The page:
In Iran, women have the right to education, work, vote, and run for office. They also have the right to inherit property, and to choose their own husband. However, they must obey their husband, and are not allowed to divorce without his permission. More details about women’s rights here.
The right to life
Iranian law does not recognize the right to life of women. In fact, women in Iran are considered to be worth less than men, and their lives are often not valued as much. In many cases, women in Iran are forced to marry against their will, and they are often not allowed to divorce their husbands. Women in Iran are also often not allowed to work, and they are not allowed to own property. In addition, women in Iran are not allowed to travel without the permission of their husbands, and they are not allowed to leave the country without their husband’s permission.
The right to education
According to the Constitution of the Islamic Republic of Iran, all citizens, both men and women, have the right to education. The Constitution also stipulates that the government must provide free education at all levels, and make efforts to expand educational opportunities for all citizens.
Despite the constitutional guarantee of the right to education for women, there are still many barriers to girls’ and women’s access to education in Iran. Girls’ schooling rates remain lower than boys’, and women are more likely to be illiterate than men. In addition, women face discrimination in the educational system, and are often segregated from men in educational institutions.
The government has taken some steps to improve girls’ and women’s access to education, including the launching of a national plan to increase girls’ enrollment in primary and secondary schools. However, much more needs to be done to ensure that all girls and women in Iran have the opportunity to receive a quality education.
The right to work
The Islamic Republic of Iran is a signatory to both the International Covenant on Civil and Political Rights and the International Covenant on Economic, Social and Cultural Rights, which guarantee the right to work. Article 8 of the Constitution of the Islamic Republic of Iran also guarantees the right to work. is the right of every Iranian citizen to employment and to just and favorable working conditions, including the right to form and join trade unions. The Constitution also provides for the right to strike. The Labor Code sets forth the rights and duties of workers and employers.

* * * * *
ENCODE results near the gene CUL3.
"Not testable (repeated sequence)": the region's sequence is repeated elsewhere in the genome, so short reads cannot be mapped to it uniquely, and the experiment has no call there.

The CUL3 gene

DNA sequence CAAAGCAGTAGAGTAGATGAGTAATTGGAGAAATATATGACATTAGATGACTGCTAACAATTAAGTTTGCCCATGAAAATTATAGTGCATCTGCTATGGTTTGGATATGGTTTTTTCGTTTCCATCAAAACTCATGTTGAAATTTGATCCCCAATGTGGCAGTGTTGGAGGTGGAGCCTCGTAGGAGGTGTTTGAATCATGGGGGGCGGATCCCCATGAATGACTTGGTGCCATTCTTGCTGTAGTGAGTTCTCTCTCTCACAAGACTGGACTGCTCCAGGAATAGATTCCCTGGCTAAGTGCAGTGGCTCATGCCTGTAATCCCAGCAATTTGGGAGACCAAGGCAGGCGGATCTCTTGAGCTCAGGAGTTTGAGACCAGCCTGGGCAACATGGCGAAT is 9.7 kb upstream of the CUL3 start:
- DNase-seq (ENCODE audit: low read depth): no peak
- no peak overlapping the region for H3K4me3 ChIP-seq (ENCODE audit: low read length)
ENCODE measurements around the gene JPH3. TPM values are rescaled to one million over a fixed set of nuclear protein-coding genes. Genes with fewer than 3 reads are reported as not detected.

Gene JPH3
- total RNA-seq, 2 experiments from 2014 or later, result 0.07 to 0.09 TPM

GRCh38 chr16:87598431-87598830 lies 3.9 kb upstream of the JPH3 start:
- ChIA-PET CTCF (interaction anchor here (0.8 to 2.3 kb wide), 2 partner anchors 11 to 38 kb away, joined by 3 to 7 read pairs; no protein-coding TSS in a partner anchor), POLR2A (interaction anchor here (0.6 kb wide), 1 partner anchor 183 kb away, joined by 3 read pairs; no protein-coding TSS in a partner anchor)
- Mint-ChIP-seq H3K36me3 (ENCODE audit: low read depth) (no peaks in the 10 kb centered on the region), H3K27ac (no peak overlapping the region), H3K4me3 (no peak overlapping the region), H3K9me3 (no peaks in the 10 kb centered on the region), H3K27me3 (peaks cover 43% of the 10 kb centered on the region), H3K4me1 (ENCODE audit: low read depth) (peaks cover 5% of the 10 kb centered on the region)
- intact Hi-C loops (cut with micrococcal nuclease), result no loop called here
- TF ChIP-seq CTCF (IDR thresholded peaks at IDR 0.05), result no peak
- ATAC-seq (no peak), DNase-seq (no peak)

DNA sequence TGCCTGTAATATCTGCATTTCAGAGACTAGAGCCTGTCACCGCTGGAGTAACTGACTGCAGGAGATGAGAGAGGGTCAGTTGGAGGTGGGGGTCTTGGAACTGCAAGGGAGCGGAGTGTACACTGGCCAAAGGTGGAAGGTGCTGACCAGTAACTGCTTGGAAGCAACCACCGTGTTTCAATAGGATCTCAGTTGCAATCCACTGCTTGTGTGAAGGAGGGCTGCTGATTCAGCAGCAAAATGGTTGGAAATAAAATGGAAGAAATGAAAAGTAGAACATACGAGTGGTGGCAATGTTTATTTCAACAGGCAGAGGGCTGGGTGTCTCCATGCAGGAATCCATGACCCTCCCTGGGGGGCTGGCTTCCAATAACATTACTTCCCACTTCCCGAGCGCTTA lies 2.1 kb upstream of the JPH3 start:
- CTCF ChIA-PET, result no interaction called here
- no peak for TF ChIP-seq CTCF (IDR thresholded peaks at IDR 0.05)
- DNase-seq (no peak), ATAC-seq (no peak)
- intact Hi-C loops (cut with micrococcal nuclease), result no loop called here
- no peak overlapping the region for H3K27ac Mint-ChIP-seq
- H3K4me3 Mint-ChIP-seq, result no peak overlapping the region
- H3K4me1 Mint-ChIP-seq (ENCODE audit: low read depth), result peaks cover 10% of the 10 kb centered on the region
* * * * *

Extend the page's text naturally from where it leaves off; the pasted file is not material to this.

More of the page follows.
is an important human right. It is essential for the realization of other human rights, such as the right to an adequate standard of living, the right to education, and the right to health. is also essential for the dignity and self-respect of every human being.
There are, however, some restrictions on the right to work in Iran. For example, the Constitution prohibits forced labor, and the Labor Code sets forth conditions under which forced labor may be used. The Constitution also prohibits child labor and sets forth conditions under which child labor may be used.
The Constitution and the Labor Code also provide for the right to form and join trade unions. However, the Constitution requires that trade unions be registered with the government, and the Labor Code prohibits trade unions from engaging in certain activities, such as strikes.
is an important human right, and it is essential for the dignity and self-respect of every human being. However, there are some restrictions on the right to work in Iran.
The right to vote
The right to vote is one of the most important rights of women in Iran. Women have been able to vote in Iran since 1963, and they have been able to stand for election since 1968. In the early years after the revolution, women were active in the revolution and in the new government. However, they have not been able to participate in politics to the same extent as men. In recent years, there have been a number of women who have been elected to the parliament, but they are still in the minority.
The right to own property
In Iran, women have the right to own property, but they do not have the same legal rights as men. For example, a woman cannot buy or sell property without the permission of her husband or father. In addition, a woman’s testimony in court is worth half that of a man’s.
The right to enter into legal contracts
In Iran, women have the right to enter into legal contracts. This includes contracts for marriage, divorce, child custody, and property rights. Women also have the right to work, and to own and inherit property. However, women’s rights are not always respected in practice, and women often face discrimination in the workplace and in the legal system.